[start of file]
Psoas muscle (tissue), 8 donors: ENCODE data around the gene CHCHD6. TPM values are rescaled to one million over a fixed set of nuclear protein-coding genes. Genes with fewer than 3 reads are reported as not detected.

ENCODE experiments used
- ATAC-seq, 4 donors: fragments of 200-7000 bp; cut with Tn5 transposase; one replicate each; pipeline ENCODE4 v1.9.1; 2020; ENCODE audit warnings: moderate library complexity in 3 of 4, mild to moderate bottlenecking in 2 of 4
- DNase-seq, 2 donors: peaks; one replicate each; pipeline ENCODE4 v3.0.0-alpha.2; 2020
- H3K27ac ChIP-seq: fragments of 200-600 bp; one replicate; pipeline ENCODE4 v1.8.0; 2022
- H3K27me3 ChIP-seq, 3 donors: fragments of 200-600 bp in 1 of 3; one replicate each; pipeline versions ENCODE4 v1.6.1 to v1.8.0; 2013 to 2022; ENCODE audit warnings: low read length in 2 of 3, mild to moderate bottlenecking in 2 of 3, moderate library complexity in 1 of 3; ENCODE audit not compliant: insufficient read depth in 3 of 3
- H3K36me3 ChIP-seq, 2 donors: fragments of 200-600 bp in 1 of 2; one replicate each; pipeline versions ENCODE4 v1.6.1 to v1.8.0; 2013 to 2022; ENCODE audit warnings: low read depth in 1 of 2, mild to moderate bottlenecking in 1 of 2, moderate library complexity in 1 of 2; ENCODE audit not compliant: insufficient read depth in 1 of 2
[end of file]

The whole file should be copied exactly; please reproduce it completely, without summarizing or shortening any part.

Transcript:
Psoas muscle (tissue), 8 donors: ENCODE data around the gene CHCHD6. TPM values are rescaled to one million over a fixed set of nuclear protein-coding genes. Genes with fewer than 3 reads are reported as not detected.

ENCODE experiments used
- ATAC-seq, 4 donors: fragments of 200-7000 bp; cut with Tn5 transposase; one replicate each; pipeline ENCODE4 v1.9.1; 2020; ENCODE audit warnings: moderate library complexity in 3 of 4, mild to moderate bottlenecking in 2 of 4
- DNase-seq, 2 donors: peaks; one replicate each; pipeline ENCODE4 v3.0.0-alpha.2; 2020
- H3K27ac ChIP-seq: fragments of 200-600 bp; one replicate; pipeline ENCODE4 v1.8.0; 2022
- H3K27me3 ChIP-seq, 3 donors: fragments of 200-600 bp in 1 of 3; one replicate each; pipeline versions ENCODE4 v1.6.1 to v1.8.0; 2013 to 2022; ENCODE audit warnings: low read length in 2 of 3, mild to moderate bottlenecking in 2 of 3, moderate library complexity in 1 of 3; ENCODE audit not compliant: insufficient read depth in 3 of 3
- H3K36me3 ChIP-seq, 2 donors: fragments of 200-600 bp in 1 of 2; one replicate each; pipeline versions ENCODE4 v1.6.1 to v1.8.0; 2013 to 2022; ENCODE audit warnings: low read depth in 1 of 2, mild to moderate bottlenecking in 1 of 2, moderate library complexity in 1 of 2; ENCODE audit not compliant: insufficient read depth in 1 of 2